How to build a user-friendly B2C site

How to build a user-friendly B2C site

Enhancing customer experience isn’t just about making your site load faster. Here are 6 more areas to consider.

How to build a user-friendly B2C site

Enhancing customer experience isn’t just about making your site load faster. Here are 6 more areas to consider.

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Written by
Lexie Lu
Lexie Lu
Lexie Lu
Lexie Lu

Offering a convenient and enjoyable experience online and off has always been crucial to the customer journey. Of course, it matters even more these days because nearly everyone browses primarily on mobile.

Mobile internet usage surpassed desktop in October of 2016, and that trend has continued to climb every day.

This migration to mobile matters because mobile offers a completely different experience from desktop. Browsing websites remains relatively the same at its core, but visuals, content, and delivery all need to be adjusted for mobile. For starters, mobile devices have smaller displays — not to be confused with lower resolutions. Modern phones can display HD content almost as well as desktops.

The key aspect of mobile browsing is that it can be done from anywhere. A browsing experience tailored for mobile needs to be fast and user-friendly.

Aside from offering a mobile version or a responsive site, how can you ensure a user-friendly experience? How can you pamper your audience without dumbing down the platform? These are questions you’ll need to answer if you want to build a successful B2C or ecommerce site.

Here are a few necessary components for building a successful site and ways to implement them.

1. Optimize navigation and performance

If customers visiting your site are running into issues like poor loading times or terrible navigation menus, they’ll be too frustrated to stick around. This leads to poor revenues and high bounce rates.

This problem is even worse on mobile. Most mobile users browse while multitasking. This means they want to get in and out quickly. That is, they want fast loading times and great performance.

Caching tools can deliver faster image and media loading — as can hosting your videos on platforms such as YouTube or Vimeo. Gorgeous, HD-quality visuals are a big deal, but be careful not to bog down your site. Bridge the gap by offering engaging content without sacrificing performance.

Here a few of the most common villains of slow page loads, and what you can do about them:

  • Images: Use the right image format for your images. Enable Webflow’s responsive images feature, and be sure to compress all your images before uploading them to the site. Photoshop offers a number of compression tools in its Save for Web UI, or use a web-based tool like TinyPNG.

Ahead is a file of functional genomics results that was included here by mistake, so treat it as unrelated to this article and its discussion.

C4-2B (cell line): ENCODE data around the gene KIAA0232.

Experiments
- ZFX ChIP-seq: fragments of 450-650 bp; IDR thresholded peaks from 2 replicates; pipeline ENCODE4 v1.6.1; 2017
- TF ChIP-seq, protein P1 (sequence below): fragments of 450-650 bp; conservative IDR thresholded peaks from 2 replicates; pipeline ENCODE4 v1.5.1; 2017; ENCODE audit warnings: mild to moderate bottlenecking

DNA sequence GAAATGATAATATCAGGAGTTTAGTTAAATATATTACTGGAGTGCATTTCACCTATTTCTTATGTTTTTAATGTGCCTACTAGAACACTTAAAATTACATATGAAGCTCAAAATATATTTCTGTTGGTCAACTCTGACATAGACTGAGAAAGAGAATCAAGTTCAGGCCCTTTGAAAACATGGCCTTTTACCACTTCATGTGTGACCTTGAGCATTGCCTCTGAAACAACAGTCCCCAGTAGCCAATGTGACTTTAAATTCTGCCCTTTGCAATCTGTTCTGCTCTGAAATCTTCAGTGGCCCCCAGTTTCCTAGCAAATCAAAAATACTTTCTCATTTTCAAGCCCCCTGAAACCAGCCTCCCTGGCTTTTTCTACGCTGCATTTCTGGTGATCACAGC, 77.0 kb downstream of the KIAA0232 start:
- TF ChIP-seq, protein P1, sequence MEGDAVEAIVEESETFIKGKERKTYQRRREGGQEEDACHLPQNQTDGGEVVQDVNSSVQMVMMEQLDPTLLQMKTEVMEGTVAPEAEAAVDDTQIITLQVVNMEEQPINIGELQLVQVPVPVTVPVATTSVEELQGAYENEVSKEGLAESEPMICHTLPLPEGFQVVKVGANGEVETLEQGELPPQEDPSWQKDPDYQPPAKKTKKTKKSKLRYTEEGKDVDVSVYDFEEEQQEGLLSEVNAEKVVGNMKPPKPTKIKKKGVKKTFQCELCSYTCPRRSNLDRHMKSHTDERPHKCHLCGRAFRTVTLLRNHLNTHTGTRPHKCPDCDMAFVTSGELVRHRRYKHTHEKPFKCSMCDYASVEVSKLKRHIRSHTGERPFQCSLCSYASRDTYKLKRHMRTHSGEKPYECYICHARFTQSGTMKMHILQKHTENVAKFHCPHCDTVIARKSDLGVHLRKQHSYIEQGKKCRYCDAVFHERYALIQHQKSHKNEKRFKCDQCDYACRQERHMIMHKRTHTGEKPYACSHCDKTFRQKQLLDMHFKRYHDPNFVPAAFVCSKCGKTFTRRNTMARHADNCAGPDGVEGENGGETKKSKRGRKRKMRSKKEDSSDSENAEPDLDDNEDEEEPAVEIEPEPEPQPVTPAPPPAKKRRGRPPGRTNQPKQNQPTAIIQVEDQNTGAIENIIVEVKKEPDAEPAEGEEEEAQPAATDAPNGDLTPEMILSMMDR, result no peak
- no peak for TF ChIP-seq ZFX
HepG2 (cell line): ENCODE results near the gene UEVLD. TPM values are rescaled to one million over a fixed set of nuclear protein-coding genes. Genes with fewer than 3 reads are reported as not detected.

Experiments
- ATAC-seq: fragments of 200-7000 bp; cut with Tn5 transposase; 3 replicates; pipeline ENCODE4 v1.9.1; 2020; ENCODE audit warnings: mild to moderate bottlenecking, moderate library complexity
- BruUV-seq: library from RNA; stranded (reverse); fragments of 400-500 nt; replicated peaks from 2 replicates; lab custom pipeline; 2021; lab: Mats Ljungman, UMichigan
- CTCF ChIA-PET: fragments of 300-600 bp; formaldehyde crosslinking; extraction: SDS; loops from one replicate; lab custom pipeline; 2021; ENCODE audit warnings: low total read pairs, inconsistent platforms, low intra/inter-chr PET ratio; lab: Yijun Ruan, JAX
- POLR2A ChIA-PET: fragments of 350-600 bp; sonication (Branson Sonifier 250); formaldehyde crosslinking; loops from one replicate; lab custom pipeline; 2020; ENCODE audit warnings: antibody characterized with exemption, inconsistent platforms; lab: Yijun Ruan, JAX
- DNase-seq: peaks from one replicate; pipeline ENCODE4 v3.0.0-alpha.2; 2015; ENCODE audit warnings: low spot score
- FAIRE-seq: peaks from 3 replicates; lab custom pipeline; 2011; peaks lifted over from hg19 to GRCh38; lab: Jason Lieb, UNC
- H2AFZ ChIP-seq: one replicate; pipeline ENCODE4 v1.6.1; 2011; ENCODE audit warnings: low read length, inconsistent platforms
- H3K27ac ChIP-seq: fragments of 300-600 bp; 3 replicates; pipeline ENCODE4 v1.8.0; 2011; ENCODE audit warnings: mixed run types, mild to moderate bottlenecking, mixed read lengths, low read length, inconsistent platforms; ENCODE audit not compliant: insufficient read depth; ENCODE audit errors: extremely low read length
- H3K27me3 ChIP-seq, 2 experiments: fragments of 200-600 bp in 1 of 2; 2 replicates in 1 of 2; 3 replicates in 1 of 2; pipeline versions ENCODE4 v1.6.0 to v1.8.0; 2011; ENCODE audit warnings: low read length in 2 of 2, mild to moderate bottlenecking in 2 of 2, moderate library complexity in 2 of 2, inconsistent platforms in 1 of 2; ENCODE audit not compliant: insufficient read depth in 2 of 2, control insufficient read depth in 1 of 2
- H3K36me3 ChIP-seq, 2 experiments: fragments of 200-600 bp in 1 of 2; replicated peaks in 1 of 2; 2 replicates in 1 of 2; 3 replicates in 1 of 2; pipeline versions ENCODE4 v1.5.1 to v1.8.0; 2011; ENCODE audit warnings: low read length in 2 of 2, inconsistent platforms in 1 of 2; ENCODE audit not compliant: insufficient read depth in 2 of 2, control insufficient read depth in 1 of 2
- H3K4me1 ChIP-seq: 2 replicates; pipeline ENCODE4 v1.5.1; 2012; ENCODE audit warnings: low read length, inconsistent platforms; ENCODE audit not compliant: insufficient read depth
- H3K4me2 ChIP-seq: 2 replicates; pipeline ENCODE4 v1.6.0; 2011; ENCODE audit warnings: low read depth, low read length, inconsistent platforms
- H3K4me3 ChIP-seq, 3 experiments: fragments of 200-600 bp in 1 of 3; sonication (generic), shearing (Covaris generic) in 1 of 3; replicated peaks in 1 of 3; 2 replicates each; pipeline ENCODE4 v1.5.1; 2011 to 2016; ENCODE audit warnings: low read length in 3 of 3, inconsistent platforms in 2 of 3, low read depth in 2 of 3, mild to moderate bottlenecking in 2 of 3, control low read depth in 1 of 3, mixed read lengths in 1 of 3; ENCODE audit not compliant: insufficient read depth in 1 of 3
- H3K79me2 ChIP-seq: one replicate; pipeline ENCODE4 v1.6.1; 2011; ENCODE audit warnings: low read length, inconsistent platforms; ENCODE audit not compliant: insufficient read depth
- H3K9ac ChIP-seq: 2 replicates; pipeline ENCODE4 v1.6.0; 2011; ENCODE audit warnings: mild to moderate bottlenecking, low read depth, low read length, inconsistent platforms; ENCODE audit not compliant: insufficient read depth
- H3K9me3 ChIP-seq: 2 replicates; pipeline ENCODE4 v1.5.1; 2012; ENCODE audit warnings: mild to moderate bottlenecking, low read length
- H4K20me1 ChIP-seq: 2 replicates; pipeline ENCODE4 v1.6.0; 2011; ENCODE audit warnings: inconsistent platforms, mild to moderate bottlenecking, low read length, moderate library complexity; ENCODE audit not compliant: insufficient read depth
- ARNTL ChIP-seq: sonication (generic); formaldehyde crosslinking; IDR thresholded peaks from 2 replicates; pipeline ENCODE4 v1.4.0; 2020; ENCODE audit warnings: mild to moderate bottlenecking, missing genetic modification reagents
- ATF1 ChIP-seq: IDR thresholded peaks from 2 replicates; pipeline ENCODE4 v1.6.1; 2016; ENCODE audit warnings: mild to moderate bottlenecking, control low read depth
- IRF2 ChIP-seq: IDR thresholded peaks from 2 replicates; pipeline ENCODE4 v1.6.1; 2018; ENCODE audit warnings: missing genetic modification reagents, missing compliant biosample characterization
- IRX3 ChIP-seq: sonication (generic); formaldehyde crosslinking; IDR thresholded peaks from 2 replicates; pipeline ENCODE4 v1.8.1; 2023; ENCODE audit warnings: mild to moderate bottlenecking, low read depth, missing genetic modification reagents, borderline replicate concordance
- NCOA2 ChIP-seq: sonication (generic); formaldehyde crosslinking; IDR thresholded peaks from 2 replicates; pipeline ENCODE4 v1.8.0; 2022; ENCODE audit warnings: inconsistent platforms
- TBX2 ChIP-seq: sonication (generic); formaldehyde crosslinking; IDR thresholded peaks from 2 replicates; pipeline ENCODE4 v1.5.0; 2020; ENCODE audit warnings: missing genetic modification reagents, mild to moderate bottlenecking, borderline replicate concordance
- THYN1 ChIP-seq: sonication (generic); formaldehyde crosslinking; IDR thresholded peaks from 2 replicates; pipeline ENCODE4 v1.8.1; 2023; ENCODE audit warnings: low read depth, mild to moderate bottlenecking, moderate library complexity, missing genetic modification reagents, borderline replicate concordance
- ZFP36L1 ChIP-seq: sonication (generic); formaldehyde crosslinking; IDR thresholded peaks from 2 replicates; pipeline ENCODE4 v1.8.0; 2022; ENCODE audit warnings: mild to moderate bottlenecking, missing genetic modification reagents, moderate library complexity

• Fonts: Only upload the fonts and weights your design actually uses. So if your content is set in Roboto Light and Regular, there’s no need to upload Thin, Bold, Black, etc. Alternatively, you can serve the user’s system fonts so there’s no need to load custom typefaces from a third party.
  • Code: The leaner and cleaner your code is, the faster your website is to load. When possible, style tags (e.g., “All H1 Headings”) instead of create unique classes. Create a style guide at the start of every project. Use Webflow’s “clean up” feature in the Style Navigator to delete unused styles. And minify your code in your Project Settings.

You’ll find more tons more tips on site speed optimization in our article “How to boost your site’s performance.”

Not sure if your site’s fast or not?

Test it out on Google PageSpeed Tools and Pingdom.

Just note that the former doesn’t actually test your site’s speed: it only checks to see if you’re doing things that tend to improve page speed. The tips they provide are of course useful, but don’t lose it if your grade isn’t great.

2. Use trusted payment providers and clear indicators

Hacking, breaches, and identity theft are rampant these days. Your customers know this and are wary of sharing sensitive information. Instill confidence by selecting trusted payment providers and placing clear indicators and logos where applicable. Logos certain users find trust-inducing include those from the Better Business Bureau, Diamond Certified, etc.

Also, be sure to enable HTTPS on your site. This keeps data encrypted so that if someone does get their hands on it, it’s better protected and more difficult to read or access. And you get the nifty little “secure” tag, as shown above.

3. Make sharing easy with social media links

Whether your website offers demos, previews, or descriptions of your services, you need to give customers a way to share your content. Placing social media buttons and links throughout your website is the best way to do this.